Clergy and Congregational Resource Center

Clergy Leadership Programs

Pastoral Care Specialist  
Persons in need within congregations and the broader community regularly turn to clergy. The question is not whether clergy and lay leaders will respond to these requests, but how effectively they will respond. The Pastoral Care Specialist Program is intended to facilitate the equipping of pastoral care-givers to understand and respond effectively to these needs and the inevitable suffering around us with integrity, faithfulness and pastoral sophistication.

The goals of this program are: 1) to facilitate the acquisition of a solid competency in the theory and practice of pastoral care; 2) to enhance the integration of theological reflection and commitment to a life of faith with the practices of caring embodied within ministry; and 3) to encourage personal growth in faith and spiritual leadership through the ministry of pastoral care.  The Pastoral Care Specialist Program meets 17 times over the course of a year. The Pastoral Care Specialist Program is designed to satisfy membership requirements in AAPC as a Pastoral Care Specialist.

Theological Reflection For Life and Ministry
Theological reflection groups provide clergy an opportunity to think theologically about the situations faced in ministry.  This involves asking how we interpret life experience through a theological lens as well as how life experience forms and informs theological concepts. Case studies will be presented to focus these discussions. Groups will meet once a month.

Supervision of Ministry
For ministers who desire a process that is both educational and formative, pastoral supervision is a formal arrangement that may be engaged in either an individual or group setting.  Presentation of actual situations encountered in ministry is required in supervision.  Pastoral supervision is a contractual arrangement that may be either short or long-term. Ministers who are preparing for certification in a professional association may be especially interested in this option.

Clergy Mentoring
Especially for clergy just entering ministry, mentoring seeks to address questions and issues around the day-to-day life of the minister.  Questions not taught in seminary are the focus of clergy mentoring.  Also, seasoned clergy facing transitions in ministry or wanting to address specific concerns may be interested in clergy mentoring.

Continuing Education/Events
PCH offers periodic continuing education events that focus on issues presently affecting ministers and congregational life.  Clergy or denominations may request workshops on particular topics.


Clergy Growth and Healing Programs

Pastoral Counseling
While there are many excellent secular therapists in the Nashville area, the counselors at PCH are trained in the integration of both theological and psychological theories which makes them distinctively able to assist clergy in achieving integration between their own theologies and their experiences.  This in turn enables clergy to function in a more integrated way in their ministries.  Because the counselors at PCH are ordained in their respective traditions, they understand the unique contexts in which ministers serve and the distinctive issues that exist in clergy marriage and family life.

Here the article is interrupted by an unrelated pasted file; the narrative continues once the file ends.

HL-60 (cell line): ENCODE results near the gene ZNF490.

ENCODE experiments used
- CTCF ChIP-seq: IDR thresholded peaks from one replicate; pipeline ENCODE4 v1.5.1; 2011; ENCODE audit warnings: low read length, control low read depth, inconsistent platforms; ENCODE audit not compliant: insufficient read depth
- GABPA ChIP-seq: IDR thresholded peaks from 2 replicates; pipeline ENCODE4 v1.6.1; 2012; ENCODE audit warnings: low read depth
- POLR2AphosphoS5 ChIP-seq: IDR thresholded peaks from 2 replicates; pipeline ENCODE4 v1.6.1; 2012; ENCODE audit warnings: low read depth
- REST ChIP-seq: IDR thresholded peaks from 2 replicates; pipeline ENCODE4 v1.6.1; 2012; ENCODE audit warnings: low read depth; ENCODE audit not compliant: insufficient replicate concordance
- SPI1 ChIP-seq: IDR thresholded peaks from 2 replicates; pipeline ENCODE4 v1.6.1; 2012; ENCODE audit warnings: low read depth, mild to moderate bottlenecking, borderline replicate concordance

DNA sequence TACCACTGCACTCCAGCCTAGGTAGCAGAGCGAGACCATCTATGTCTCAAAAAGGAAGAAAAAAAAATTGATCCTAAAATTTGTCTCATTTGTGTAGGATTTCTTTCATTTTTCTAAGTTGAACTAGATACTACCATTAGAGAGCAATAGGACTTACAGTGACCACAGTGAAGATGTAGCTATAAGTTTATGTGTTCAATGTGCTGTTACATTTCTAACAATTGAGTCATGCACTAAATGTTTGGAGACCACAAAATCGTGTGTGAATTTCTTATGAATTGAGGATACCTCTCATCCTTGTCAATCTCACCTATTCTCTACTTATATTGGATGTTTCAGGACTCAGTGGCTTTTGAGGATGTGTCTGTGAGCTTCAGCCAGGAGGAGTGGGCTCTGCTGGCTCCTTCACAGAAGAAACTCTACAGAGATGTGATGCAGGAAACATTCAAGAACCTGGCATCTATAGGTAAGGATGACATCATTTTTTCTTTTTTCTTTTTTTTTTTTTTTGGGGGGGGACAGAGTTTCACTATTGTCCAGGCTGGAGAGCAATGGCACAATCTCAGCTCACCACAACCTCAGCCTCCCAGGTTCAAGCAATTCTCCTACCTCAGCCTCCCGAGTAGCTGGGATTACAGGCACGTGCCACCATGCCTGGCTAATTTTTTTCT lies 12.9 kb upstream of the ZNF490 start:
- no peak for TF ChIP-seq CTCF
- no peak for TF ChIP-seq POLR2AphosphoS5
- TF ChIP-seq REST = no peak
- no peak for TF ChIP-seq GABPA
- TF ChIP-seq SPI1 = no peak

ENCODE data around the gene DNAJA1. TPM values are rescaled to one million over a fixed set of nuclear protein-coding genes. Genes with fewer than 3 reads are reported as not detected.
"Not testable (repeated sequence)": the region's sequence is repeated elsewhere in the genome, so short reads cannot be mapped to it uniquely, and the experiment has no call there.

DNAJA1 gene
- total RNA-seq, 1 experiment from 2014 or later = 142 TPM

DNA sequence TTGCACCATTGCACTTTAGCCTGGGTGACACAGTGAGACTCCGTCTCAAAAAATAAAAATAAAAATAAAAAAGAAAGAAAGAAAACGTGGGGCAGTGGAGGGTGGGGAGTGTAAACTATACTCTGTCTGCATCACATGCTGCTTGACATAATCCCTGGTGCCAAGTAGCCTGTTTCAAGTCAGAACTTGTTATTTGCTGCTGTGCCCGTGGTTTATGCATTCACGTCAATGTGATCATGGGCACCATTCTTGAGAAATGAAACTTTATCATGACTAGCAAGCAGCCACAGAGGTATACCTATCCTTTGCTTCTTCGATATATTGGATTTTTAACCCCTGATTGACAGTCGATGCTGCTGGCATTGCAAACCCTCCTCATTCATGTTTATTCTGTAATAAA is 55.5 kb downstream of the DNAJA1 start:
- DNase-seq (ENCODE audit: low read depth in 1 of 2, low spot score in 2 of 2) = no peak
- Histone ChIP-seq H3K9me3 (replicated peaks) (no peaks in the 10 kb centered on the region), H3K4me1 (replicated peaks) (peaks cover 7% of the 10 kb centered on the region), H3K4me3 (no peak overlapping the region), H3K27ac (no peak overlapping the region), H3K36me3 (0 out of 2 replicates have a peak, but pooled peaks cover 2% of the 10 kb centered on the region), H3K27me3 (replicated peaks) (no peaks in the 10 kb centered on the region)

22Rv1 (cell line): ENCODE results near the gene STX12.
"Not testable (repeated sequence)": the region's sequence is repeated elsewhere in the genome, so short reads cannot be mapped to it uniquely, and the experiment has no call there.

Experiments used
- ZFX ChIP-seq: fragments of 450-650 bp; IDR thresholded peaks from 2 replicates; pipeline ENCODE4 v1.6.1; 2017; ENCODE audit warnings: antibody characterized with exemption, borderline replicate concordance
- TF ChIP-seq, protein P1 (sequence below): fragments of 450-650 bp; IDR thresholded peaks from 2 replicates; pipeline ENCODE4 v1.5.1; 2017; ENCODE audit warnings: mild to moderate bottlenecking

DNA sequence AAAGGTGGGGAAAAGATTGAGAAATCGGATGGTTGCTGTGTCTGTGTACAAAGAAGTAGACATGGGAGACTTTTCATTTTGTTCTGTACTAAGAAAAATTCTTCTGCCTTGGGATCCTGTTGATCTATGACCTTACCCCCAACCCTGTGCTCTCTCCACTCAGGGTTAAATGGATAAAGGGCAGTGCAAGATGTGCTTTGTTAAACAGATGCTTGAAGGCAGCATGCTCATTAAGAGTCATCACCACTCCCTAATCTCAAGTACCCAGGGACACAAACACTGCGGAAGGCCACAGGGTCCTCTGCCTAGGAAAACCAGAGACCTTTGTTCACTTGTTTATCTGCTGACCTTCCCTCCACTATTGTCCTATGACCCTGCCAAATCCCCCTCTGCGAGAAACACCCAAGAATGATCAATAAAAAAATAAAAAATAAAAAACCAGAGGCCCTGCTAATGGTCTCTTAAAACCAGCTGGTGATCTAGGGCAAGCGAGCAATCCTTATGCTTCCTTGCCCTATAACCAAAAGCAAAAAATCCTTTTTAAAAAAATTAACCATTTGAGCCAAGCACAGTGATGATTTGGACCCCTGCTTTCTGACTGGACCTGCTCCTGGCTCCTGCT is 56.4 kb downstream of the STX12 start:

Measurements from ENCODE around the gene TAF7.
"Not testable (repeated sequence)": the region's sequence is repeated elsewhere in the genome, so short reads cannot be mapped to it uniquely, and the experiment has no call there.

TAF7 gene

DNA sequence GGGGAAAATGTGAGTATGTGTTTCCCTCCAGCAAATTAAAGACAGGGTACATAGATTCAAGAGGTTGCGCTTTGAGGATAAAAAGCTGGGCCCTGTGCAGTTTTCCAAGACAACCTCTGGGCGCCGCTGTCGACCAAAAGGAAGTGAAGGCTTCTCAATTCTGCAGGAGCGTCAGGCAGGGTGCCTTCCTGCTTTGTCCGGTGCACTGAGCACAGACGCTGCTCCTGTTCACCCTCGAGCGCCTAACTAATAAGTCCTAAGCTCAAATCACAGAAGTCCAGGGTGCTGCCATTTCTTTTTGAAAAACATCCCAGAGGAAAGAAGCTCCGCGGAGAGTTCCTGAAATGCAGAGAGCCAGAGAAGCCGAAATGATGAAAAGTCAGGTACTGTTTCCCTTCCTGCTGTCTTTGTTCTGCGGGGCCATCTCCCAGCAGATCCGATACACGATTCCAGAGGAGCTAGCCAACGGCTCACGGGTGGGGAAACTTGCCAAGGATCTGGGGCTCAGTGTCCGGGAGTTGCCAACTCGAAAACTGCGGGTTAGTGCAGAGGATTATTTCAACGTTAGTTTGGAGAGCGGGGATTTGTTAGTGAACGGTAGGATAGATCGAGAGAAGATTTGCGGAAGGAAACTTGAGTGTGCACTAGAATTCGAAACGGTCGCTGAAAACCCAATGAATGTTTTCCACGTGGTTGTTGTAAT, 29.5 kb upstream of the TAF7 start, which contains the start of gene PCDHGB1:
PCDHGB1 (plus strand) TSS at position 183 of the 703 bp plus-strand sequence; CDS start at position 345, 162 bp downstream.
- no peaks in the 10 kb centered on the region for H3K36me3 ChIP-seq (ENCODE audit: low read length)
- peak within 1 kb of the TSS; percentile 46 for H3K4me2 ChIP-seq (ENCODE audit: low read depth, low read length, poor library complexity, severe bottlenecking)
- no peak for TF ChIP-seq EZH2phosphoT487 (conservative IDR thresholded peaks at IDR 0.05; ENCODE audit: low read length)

Spiritual Direction
Spiritual Direction invites clergy into deeper spiritual life by helping them tell their sacred stories.  This assists clergy to provide leadership helping their congregations move toward more connected spiritual practices.  PCH coordinates with several spiritual directors to provide assistance in this area.

Congregational Well-Being Programs
Topical Workshops/Seminars – e.g. parenting, marriage enrichment, grief groups

Faith community leaders are frequently asked to provide  a response to an immediate concern. Our classes, workshops, seminars and retreats are carefully constructed with the particular needs of the specific faith community in mind. In consult with faith community leaders Congregational Well Being Programs are created to answer the immediate questions like “my spouse of 45 years died, I don’t want to get out of bed in the morning”, “I’m afraid our teenage son is using drugs”, “all we seem to do anymore is fight all of the time- do I still love my spouse?” Congregational Well Being Programs incorporated into the life cycle of a faith community are preventative in nature, encouraging participants to explore their concerns, their questions, and their hopes in a context of care and support.

Church Staff Team Building
Church Team Staff Building guides your staff through the steps of identifying roles and responsibilities of staff members, creating an environment that fosters personal accountability, understanding and valuing temperament differences and pursuing a common goal in staff meetings. Each Church Team Staff Building program is created in collaboration with the faith community with options as varied as weekly meetings with PCH and staff, one time workshops or seminars to retreats.

Empowering Congregational Vision
 Congregations find themselves impacted by sweeping changes in the religious landscape within the United States.  This frequently leaves them disoriented about their identity, including how to interpret and embody their faith. The first phase of the program begins with helping the congregation construct a narrative history. This is followed by an evaluation of a congregation’s character and context.  In the second phase, PCH facilitates small group discussions to enable the congregation to reflect creatively on its unique combination of gifts and desires.  The second phase strives towards the formation of a missional vision that will guide the congregation as it implements concrete plans for the future.